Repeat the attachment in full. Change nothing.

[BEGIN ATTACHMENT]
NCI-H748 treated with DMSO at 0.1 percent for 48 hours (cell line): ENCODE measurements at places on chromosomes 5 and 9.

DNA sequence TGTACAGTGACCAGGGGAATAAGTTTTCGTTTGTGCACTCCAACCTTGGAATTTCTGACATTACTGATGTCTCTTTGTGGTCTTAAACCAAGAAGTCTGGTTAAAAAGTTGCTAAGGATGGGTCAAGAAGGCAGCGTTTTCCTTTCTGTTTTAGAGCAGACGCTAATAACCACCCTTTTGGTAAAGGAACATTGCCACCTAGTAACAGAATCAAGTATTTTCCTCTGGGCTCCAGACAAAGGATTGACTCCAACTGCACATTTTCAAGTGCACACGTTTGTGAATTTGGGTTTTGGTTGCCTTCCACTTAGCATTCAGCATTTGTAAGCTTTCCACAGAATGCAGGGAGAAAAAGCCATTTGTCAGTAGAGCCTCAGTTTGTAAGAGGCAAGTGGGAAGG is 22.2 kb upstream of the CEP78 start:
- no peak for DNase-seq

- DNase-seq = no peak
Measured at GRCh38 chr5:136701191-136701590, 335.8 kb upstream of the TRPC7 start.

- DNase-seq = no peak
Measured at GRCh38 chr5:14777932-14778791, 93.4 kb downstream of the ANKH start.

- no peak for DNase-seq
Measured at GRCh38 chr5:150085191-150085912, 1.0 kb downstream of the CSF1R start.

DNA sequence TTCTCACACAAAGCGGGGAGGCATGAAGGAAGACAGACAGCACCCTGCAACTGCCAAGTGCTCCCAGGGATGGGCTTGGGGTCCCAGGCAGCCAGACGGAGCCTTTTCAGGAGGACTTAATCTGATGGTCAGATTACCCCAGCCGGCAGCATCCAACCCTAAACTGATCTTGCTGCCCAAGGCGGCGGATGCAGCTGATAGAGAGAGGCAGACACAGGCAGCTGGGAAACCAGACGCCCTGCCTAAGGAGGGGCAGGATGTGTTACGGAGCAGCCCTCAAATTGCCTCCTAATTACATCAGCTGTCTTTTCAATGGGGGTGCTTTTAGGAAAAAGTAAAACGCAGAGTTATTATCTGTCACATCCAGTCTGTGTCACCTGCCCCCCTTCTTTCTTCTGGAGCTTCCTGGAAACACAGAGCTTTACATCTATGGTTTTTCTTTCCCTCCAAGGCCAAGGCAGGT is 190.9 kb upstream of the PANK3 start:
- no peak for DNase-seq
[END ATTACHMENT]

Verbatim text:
NCI-H748 treated with DMSO at 0.1 percent for 48 hours (cell line): ENCODE measurements at places on chromosomes 5 and 9.

DNA sequence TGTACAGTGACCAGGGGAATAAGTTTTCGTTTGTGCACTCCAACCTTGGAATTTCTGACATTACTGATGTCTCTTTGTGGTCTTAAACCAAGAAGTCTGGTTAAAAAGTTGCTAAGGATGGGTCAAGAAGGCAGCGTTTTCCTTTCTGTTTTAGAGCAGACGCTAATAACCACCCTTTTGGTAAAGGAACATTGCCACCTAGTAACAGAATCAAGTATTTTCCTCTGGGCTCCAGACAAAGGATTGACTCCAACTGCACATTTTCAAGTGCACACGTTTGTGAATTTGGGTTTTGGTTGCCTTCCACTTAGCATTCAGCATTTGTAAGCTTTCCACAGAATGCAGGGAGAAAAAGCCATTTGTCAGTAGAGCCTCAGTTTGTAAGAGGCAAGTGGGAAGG is 22.2 kb upstream of the CEP78 start:
- no peak for DNase-seq

- DNase-seq = no peak
Measured at GRCh38 chr5:136701191-136701590, 335.8 kb upstream of the TRPC7 start.

- DNase-seq = no peak
Measured at GRCh38 chr5:14777932-14778791, 93.4 kb downstream of the ANKH start.

- no peak for DNase-seq
Measured at GRCh38 chr5:150085191-150085912, 1.0 kb downstream of the CSF1R start.

DNA sequence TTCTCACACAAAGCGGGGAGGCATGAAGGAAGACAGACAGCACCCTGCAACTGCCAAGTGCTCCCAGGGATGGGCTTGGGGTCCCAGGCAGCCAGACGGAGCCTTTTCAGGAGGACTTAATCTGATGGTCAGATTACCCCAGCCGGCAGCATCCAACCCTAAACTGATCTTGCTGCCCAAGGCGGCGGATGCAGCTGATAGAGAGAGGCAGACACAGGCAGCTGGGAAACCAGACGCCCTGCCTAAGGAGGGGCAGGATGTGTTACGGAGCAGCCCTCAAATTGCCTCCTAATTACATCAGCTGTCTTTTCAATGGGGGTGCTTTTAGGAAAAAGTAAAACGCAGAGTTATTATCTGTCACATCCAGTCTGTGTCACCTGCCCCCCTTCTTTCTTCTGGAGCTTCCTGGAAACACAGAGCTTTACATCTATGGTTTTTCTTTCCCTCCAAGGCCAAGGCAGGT is 190.9 kb upstream of the PANK3 start:
- no peak for DNase-seq